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  • 6+ years
  • Gentle on the Stomach
  • 500mg Paracetamol
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  • 6+ years
  • Gentle on the Stomach
  • 500mg Paracetamol
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  • 12+ years
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  • 1000mg Paracetamol
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  • 6+ years
  • Gentle on the Stomach
  • 500mg Paracetamol
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Colourfree Suspension 5-12 Years

Panadol Extra

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  • 12+ years
  • Fights Tough Pain
  • Paracetamol 500mg
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  • 12+ years
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Panadol Actifast

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Senior Hikers Couple During The Walk Round The Tarn In Beautiful Mountains Hills
Senior Hikers Couple During The Walk Round The Tarn In Beautiful Mountain Hills

Osteoarthritis

Joint Pain and Osteoarthritis

‘Arthritis’ is a general term for joint pain. The most common type of arthritis is osteoarthritis.

Osteoarthritis: a degenerative joint disease

Osteoarthritis is caused by progressive degeneration (breakdown) of the soft tissue, called cartilage, between the bones within joints. Cartilage provides a cushion or ‘shock absorber’ between the bones, but can start to become rough, brittle or thin with age and joint use over time.

These cartilage changes can be accompanied by thickening of the underlying bone, development of bony growths in the joint, and thickening of the joint membranes, which cause the joint space to narrow. Cartilage may also break away from the bone, leaving the ends exposed and rubbing against one another, and the ligaments can become damaged or weakened.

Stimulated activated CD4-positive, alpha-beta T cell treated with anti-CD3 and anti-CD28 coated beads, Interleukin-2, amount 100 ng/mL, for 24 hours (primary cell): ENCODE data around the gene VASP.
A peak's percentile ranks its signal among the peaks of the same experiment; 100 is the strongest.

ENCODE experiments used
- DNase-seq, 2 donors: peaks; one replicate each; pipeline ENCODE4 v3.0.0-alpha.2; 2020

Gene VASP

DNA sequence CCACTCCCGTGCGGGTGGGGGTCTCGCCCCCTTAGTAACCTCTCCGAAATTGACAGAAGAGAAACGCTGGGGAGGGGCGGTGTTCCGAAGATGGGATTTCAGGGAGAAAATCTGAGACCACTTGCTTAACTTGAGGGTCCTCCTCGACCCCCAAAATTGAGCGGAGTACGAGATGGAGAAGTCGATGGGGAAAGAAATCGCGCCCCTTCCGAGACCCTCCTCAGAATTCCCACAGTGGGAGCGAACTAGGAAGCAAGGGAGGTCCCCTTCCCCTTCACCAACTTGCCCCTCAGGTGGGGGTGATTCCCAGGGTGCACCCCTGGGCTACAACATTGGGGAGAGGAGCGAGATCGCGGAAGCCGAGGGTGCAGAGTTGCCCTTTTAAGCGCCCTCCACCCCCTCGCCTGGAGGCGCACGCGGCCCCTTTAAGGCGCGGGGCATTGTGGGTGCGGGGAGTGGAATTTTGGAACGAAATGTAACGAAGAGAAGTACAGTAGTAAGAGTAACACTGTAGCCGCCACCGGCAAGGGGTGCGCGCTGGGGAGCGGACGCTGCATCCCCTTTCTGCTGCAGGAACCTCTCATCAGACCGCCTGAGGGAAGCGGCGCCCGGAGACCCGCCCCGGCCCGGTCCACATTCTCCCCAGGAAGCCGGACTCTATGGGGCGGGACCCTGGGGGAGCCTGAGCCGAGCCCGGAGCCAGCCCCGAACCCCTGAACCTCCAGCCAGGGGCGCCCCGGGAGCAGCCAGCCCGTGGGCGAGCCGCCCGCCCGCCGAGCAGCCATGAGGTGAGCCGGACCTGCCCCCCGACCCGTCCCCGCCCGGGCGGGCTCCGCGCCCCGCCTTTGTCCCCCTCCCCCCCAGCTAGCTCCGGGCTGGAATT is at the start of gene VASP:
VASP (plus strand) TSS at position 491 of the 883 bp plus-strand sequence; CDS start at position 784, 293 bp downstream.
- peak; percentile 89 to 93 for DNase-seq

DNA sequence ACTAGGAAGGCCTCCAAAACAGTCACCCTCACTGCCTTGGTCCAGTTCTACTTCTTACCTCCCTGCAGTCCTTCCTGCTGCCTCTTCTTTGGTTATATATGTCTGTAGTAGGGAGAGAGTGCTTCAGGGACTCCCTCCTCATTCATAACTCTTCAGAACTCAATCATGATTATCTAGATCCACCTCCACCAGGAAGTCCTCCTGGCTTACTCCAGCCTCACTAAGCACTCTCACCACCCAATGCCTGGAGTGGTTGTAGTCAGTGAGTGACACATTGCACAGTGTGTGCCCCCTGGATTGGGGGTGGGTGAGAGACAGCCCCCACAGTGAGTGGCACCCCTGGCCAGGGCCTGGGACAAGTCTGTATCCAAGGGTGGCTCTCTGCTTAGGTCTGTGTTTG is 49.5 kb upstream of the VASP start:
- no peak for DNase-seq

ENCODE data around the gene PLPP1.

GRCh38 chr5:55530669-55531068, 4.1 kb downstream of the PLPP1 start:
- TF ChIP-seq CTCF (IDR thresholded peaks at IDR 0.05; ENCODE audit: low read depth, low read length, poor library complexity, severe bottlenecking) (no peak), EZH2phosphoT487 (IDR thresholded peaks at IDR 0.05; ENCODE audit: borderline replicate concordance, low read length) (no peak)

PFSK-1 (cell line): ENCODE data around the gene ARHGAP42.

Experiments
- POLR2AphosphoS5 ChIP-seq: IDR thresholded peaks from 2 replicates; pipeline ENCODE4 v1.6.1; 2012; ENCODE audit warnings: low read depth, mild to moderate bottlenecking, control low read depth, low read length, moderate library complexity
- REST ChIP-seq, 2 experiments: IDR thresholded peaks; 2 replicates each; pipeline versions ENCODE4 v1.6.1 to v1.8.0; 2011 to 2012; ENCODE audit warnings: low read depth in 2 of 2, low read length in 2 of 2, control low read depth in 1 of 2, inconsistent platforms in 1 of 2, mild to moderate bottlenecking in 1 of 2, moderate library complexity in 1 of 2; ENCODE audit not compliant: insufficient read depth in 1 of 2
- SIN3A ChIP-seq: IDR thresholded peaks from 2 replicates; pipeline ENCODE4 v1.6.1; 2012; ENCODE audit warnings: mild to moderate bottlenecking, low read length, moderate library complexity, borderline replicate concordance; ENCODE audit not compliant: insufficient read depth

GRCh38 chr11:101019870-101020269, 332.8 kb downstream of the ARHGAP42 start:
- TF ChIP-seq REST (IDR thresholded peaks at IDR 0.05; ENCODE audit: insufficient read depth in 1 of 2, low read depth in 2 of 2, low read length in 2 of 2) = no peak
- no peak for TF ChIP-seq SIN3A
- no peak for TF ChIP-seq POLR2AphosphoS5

The result is joint stiffness, pain, and inflammation. Osteoarthritis symptoms can:

  • Affect multiple joints, including the hands, knees, hips and spine
  • Worsen over time
  • Cause joint pain and stiffness, which may be worse after resting or not moving the joint for a while
  • Limit joint movement and flexibility, because affected joints cannot bend as easily or with their full range of motion
  • Cause chronic pain and severe disability in extreme cases, and may affect normal daily activities such as walking, climbing stairs, or opening jars.

Osteoarthritis risk factors

Osteoarthritis can occur at any age, but more frequently in older individuals. Women are also at higher risk of developing osteoarthritis compared with men. People usually develop osteoarthritis from their late 40s through to old age. Injury to a joint may also trigger osteoarthritis, sometimes many years after the injury.

There are several ways to help relieve osteoarthritis pain and keep you mobile:

  • Injuries to a joint may increase the risk of developing osteoarthritis in the future (for example, tennis elbow). Be careful not to overwork a damaged or painful joint, and try to avoid repetitive or excessive joint movements
  • If you are overweight, losing weight can help reduce the strain on your weight-bearing joints, such as the knees and hips
  • Regular exercise and/or physical therapy that includes strengthening exercises can help reduce pain and stress on the joints
  • The use of walking aids such as a cane, crutch, or walker, or using joint supports, can help reduce strain on the joints
  • Heat therapy, acupuncture or TENS* treatment can help with pain control
  • Treatment options for osteoarthritis include over-the-counter pain relievers, anti-inflammatory (NSAID)† creams, glucosamine and/or chondroitin, or injections

If you have osteoarthritis, talk to your doctor about treatment options. You could also consider speaking to another healthcare professional, such as a pharmacist, physiotherapist, or nutritionist.

*TENS = transcutaneous electrical nerve stimulation

†NSAID = non-steroidal anti-inflammatory drug

 

 

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